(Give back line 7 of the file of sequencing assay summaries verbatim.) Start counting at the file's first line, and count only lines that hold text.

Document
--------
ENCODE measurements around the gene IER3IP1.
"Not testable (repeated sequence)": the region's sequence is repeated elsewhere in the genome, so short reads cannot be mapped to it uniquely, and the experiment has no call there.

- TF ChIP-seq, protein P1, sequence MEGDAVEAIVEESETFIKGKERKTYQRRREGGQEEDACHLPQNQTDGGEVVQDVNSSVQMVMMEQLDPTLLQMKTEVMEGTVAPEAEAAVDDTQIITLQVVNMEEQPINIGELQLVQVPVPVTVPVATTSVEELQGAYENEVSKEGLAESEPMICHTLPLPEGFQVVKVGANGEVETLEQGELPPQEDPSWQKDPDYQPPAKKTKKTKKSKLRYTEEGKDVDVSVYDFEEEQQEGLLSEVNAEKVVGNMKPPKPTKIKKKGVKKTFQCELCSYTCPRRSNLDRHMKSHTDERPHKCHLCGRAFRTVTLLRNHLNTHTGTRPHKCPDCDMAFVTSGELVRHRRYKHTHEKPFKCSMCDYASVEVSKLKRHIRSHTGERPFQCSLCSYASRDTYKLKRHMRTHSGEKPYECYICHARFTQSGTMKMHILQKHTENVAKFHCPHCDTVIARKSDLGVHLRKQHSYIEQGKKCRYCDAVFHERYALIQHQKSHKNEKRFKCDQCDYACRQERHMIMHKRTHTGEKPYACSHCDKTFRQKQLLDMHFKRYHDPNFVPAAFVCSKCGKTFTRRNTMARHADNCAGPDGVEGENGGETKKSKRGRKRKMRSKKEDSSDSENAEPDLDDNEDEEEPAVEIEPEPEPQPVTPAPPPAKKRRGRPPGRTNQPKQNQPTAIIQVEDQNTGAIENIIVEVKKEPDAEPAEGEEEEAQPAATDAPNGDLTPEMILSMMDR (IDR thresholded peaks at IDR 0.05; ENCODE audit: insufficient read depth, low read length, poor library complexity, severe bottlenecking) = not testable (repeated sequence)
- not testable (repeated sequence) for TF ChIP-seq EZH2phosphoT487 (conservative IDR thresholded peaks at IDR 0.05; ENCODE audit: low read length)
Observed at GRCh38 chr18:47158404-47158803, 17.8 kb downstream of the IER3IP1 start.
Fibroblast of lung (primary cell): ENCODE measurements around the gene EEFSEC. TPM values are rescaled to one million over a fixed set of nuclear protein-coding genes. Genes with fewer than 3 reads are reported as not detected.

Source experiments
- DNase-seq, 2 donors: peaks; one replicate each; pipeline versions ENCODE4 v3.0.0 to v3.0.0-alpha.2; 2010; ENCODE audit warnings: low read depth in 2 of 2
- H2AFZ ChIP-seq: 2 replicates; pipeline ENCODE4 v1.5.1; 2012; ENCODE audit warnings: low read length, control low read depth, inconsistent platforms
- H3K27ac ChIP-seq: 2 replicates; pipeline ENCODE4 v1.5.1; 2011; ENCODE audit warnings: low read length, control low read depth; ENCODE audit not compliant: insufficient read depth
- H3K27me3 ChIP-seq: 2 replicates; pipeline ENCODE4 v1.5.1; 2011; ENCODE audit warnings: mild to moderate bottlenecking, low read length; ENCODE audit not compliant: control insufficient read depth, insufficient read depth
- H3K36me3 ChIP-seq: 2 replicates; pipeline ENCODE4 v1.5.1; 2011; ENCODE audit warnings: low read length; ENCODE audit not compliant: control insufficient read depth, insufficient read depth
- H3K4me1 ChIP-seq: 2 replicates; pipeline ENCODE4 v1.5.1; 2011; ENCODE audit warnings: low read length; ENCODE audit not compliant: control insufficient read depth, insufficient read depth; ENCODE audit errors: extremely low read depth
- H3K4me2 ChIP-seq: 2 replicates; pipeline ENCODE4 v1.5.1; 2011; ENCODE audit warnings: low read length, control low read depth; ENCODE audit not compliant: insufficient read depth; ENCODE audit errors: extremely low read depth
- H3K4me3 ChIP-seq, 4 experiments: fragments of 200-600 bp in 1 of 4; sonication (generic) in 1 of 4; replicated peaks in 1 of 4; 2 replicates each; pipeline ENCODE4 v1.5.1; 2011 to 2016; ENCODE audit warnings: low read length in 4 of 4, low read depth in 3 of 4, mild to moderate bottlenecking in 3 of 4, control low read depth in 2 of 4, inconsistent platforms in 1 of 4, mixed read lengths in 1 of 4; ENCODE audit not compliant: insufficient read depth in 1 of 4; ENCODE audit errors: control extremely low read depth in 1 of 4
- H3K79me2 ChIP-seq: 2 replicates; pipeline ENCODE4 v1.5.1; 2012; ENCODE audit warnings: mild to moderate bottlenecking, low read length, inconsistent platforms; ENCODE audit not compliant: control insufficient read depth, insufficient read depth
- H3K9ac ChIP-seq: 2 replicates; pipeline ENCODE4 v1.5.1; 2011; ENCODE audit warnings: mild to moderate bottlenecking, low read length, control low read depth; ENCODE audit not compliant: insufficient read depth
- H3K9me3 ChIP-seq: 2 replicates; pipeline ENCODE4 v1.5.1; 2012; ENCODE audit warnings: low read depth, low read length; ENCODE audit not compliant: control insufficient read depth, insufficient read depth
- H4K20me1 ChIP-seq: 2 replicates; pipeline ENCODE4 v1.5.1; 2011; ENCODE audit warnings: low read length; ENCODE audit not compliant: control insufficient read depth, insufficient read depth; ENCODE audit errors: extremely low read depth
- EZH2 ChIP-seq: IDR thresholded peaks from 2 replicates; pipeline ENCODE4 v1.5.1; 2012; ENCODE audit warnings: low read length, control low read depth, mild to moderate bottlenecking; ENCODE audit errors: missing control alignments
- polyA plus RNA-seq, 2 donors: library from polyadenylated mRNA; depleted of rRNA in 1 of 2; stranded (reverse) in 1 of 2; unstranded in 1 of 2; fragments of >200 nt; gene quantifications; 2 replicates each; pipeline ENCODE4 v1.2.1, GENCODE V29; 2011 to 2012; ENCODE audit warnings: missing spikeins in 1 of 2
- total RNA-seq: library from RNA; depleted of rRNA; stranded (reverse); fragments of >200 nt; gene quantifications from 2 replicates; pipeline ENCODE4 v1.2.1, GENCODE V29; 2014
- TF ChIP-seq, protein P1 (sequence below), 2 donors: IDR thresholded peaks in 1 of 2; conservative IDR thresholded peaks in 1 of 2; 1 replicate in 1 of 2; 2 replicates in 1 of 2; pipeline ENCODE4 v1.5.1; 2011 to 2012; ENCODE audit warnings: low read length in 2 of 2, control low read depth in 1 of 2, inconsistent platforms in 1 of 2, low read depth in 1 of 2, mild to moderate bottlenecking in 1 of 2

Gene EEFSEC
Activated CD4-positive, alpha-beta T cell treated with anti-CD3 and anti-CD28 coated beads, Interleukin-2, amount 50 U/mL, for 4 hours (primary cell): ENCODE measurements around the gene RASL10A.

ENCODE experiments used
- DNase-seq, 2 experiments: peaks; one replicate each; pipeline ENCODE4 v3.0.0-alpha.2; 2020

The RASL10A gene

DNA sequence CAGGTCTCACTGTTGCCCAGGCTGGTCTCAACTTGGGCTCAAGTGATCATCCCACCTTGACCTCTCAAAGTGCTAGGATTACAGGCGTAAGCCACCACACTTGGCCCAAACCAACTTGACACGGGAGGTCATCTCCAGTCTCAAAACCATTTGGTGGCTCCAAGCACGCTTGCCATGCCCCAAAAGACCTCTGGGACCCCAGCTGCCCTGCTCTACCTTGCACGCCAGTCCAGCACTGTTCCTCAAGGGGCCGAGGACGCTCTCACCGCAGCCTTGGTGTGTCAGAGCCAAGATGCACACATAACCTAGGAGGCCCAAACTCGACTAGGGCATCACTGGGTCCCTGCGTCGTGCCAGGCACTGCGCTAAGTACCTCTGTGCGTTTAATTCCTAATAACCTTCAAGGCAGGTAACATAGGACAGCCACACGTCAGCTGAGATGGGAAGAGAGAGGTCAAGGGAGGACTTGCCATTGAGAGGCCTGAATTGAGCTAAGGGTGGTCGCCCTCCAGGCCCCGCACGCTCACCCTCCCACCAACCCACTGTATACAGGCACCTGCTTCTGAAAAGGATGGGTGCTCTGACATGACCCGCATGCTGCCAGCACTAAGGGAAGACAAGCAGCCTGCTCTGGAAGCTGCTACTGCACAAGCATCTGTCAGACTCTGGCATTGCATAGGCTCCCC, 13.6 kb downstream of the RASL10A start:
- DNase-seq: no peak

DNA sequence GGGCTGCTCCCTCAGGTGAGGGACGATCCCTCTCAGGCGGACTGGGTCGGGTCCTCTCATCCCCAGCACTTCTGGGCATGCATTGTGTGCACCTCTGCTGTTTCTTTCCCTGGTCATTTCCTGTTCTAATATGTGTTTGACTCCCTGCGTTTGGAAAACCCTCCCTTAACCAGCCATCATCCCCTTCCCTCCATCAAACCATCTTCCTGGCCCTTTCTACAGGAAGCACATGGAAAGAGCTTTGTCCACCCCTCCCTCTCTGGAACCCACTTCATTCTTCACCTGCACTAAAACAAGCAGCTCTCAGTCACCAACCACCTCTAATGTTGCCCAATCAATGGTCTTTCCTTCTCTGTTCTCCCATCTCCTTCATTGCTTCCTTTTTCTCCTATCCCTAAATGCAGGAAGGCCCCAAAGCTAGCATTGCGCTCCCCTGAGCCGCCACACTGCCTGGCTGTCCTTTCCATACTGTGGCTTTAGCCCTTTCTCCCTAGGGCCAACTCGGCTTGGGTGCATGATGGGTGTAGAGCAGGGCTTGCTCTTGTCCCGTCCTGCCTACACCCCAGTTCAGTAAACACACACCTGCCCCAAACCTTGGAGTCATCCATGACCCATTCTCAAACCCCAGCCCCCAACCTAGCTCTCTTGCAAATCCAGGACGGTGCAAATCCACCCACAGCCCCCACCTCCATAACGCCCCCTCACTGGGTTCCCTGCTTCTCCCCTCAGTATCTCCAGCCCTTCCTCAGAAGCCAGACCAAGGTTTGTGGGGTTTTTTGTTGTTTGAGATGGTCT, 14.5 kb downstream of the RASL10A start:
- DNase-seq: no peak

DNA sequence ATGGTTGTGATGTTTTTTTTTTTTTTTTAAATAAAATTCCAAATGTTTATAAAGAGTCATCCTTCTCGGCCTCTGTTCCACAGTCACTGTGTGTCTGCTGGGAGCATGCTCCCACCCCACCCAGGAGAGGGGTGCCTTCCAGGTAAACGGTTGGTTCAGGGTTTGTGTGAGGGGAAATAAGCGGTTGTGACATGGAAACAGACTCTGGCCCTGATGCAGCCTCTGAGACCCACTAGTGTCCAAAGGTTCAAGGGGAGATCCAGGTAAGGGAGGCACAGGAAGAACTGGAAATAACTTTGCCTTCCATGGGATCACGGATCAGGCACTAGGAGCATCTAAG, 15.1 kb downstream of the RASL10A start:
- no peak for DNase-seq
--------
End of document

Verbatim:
Source experiments